To find out if there are things that would support them, talk to your employee and complete a risk assessment. If your organisation has access to an occupational health service, you could contact them to ask for advice. For more about risk assessments, see the section about Safety.

If a reasonable adjustment is put in place, it might be for an agreed time period. When deciding what is reasonable, consider if the adjustment will be for a fixed period and when it will be reviewed.

Use the employee’s seizure action plan to make a record of any support that is agreed and put in place. For more, see the Supporting employees section.

More examples

Cherry talks about more examples of reasonable adjustments from her experience of talking to employers and employees on the Epilepsy Action Helpline.
My seizures are usually early in the morning. I agreed with my manager that I could start a bit later and have a shorter lunch break.
I work alone a lot, at different sites. My employer provided me with a fall alarm and a security company responds if it goes off, or they call an ambulance.
I work in retail. My employer changed some of my duties, so I don’t do things that they think are too risky. For example, I don’t lock up by myself at the end of the day, I always lock up with someone else.
I used to work night shifts, but I realised my seizures were triggered by tiredness. My boss helped me to change onto day shifts.
The adjustments that have been made for me at work are really simple things, like working from home more than other people because I can’t drive. I do have to do some travel for work. To make it less tiring I have a hotel booked so I can avoid a really early start or a late finish.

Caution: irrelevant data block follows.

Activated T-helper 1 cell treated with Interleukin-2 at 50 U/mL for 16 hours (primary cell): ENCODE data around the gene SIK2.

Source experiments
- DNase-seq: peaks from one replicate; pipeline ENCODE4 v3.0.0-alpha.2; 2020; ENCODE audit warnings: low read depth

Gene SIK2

Resources to help

Use the reasonable adjustments checklist in a conversation with your employee about what would help them at work.

Access to Work

Access to Work is a government scheme that can provide grants to support disabled people in the workplace. An employee who does not have the help they need at work may be able to get help from Access to Work.

Examples of things that Access to Work could provide financial support for include:

  • Special equipment or software
  • Help towards the additional costs of taxi fares if your employee cannot use public transport to get to work
  • Disability awareness training for colleagues
  • The cost of moving equipment if your employee changes location or job
I had taxis to and from work paid for by Access to Work. I couldn’t get to work on time by bus because of the timings on the bus route. My employer was really understanding. We got help through the Access to Work scheme, and the cost of the taxis were covered that way.

Access to work will not pay for things that would normally be needed to do the job, whether the employee is disabled or not.

The scheme is available across the UK. The arrangements are different in Northern Ireland than in England, Scotland and Wales.

If eligible, employees with epilepsy could apply to the scheme. Employers may have to share the cost with Access to Work if the person has been working at the organisation for more than 6 weeks when they apply for Access to Work. The factsheet below explains more.

More info about Access to Work